Warning: May Cause You to Rethink Your Life
Review of God’s Relentless Love, by Edwin Chase
A Review by J. Steve Miller
Having received this book for review from the publisher, I must admit that I was underwhelmed by the topic. I mean, what more could possibly be written on the love of God that theologians and popular writers hadn’t already exhausted? With my formal background in theology and practical background in ministry, I certainly didn’t expect the author to reveal anything I didn’t know; much less make me rethink some of my own attitudes and motivations. I was wrong on both counts.
Author Edwin Chase roots his insights in the Scriptures, illustrating them with fascinating stories from his own life, psychological studies, modern film, and his experiences in counseling. Especially thought provoking to me were the observations of a psychiatrist who worked with ministers and missionaries in the mid 1900’s. These good-hearted folks were burning out in droves. His diagnosis was that they were trying to merit a relationship with God with ministry results.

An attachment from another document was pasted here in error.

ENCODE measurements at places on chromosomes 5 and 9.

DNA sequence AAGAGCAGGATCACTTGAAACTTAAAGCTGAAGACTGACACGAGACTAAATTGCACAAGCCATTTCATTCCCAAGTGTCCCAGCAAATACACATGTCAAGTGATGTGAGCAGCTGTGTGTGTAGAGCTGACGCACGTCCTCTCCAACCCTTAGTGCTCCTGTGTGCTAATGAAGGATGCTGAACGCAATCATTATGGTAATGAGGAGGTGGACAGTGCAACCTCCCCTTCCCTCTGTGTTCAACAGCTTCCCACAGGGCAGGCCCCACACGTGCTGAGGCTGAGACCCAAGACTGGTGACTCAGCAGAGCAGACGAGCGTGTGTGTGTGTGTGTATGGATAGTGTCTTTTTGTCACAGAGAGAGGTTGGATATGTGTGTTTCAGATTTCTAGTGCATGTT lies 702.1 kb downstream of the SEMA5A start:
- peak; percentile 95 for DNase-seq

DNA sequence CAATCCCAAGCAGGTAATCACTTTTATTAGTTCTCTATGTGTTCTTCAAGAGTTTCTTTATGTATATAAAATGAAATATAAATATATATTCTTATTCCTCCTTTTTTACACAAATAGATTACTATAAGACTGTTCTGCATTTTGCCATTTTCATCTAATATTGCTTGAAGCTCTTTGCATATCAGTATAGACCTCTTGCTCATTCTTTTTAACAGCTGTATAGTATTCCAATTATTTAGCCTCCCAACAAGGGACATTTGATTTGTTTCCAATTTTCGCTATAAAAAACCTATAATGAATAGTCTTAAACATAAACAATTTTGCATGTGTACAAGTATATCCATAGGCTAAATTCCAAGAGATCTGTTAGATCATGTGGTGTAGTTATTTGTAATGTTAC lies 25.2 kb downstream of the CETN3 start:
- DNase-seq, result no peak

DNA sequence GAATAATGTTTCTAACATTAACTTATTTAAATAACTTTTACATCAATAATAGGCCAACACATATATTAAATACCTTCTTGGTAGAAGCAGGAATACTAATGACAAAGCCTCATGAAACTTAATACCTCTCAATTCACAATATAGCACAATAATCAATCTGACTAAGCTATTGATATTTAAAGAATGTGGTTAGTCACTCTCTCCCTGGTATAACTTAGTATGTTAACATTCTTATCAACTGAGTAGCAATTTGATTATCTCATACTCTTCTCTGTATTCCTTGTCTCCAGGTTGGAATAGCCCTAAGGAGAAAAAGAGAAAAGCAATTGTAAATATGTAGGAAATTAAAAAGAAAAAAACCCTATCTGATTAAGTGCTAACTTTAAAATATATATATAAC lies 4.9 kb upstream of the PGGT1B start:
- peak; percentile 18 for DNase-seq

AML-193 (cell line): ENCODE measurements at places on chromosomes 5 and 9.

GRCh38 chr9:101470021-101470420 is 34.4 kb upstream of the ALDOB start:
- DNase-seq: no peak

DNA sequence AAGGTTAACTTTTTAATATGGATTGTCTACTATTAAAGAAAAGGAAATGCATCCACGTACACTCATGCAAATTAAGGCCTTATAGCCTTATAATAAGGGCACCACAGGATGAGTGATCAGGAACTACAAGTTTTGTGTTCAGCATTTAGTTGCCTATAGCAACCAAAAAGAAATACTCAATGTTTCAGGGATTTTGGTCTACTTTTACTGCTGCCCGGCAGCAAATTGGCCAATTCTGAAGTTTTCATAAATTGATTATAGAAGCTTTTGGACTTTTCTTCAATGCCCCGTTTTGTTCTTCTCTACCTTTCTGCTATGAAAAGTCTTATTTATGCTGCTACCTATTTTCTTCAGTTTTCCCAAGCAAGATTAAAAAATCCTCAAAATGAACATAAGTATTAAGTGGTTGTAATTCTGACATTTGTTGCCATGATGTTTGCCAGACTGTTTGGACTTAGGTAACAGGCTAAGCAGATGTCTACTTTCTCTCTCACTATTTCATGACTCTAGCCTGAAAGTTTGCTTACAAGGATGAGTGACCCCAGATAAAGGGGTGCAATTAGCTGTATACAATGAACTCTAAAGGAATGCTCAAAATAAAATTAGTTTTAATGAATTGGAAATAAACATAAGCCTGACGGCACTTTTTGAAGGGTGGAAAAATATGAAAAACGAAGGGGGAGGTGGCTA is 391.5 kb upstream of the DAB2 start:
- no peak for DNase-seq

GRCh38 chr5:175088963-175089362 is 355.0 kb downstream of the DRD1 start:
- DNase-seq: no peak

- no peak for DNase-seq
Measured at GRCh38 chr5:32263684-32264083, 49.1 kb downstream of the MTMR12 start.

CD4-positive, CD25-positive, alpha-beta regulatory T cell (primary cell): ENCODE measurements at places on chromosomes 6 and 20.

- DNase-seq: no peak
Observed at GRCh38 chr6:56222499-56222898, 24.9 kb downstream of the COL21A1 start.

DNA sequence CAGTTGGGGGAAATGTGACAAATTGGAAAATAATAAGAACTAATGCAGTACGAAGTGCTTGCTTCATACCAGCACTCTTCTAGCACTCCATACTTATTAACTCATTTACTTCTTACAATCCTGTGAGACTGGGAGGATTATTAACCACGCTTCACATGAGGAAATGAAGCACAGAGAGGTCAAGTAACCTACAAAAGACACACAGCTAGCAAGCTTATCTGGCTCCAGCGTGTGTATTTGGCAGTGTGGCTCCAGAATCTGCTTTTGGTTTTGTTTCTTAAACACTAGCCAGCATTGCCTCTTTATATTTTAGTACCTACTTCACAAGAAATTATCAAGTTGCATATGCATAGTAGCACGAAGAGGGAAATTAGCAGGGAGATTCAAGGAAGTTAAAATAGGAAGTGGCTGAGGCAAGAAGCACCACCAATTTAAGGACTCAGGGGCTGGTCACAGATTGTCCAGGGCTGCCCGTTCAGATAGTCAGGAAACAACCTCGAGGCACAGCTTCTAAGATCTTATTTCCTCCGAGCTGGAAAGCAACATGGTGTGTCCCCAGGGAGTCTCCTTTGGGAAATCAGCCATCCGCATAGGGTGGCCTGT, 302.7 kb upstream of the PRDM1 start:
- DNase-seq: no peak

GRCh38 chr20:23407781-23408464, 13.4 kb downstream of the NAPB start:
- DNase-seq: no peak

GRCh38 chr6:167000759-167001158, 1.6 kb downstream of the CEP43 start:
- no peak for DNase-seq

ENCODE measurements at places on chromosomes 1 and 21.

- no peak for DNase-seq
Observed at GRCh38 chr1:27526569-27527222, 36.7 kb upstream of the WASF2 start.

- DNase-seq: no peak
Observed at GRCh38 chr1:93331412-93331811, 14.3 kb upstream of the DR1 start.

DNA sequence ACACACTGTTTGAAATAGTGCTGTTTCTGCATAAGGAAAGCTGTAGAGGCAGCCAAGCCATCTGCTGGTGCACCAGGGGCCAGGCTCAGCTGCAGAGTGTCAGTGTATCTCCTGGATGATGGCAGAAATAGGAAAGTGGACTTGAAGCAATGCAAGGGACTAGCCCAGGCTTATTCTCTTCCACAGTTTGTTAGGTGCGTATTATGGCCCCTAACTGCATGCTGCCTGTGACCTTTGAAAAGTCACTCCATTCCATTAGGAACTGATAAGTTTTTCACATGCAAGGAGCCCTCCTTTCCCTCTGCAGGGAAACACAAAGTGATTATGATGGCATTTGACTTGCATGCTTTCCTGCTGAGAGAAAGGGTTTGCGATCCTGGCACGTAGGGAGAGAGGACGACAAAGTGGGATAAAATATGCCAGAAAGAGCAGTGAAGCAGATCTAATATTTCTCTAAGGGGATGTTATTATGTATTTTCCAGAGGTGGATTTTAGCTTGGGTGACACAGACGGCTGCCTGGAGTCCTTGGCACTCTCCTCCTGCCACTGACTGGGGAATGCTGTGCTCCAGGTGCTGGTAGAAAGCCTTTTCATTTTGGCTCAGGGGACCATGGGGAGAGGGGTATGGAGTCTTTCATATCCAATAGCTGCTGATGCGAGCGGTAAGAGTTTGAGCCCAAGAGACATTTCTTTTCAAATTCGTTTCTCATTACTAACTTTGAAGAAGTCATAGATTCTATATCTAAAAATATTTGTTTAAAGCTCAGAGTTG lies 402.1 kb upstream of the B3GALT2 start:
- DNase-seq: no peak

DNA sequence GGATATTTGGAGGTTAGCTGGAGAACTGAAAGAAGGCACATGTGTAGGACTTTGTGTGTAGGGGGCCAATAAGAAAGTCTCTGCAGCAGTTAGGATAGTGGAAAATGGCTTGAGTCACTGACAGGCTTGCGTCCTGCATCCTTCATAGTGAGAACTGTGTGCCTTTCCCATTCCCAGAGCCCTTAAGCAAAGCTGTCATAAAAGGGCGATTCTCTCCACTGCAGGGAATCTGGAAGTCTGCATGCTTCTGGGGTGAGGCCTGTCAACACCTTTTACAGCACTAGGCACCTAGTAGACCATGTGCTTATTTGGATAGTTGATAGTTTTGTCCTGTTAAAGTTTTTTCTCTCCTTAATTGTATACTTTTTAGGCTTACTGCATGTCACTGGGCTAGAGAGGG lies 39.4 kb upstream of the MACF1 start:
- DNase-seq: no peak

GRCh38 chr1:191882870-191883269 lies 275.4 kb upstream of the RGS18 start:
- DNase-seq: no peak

Then Chase proceeded to move from writing to meddling when he challenged me to imagine what God thinks of me. People tend to say, “He wishes I spent more time doing…” or “He’s disappointed with my performance as….” Chase suggests that typical responses indicate that we’ve failed to grasp the unconditional love of God. Properly understood, sincere believers should respond with something like, “God loves me, likes me, and enjoys my company.”
The more I thought about it, the more I saw myself as a Pharisee, not so much in my judgment of others, but in my judgment of myself. I’m an over achiever. I feel good about myself when I accomplish things. That’s not necessarily bad, but when I asked myself, “How do I see God looking at me,” I had to respond, “He’s disappointed that I don’t do more of this or that.” This type of attitude causes me to relate to God more as my stern boss than as my passion. And it makes me ripe for burnout during times when my output isn’t impressive.
If we agree with Jesus’ teaching that the greatest commandment consists of loving God and loving people, then it’s critical that we regularly reflect on our views of God and our resulting attitudes toward God. Chase’s book caused me to rethink some attitudes that had slowly, subtly weakened my relationship with God.
If the main thing in life is to keep the main thing the main thing, give this book a read. It’s brief, clearly written, easy to read. But the implications are potentially life-changing.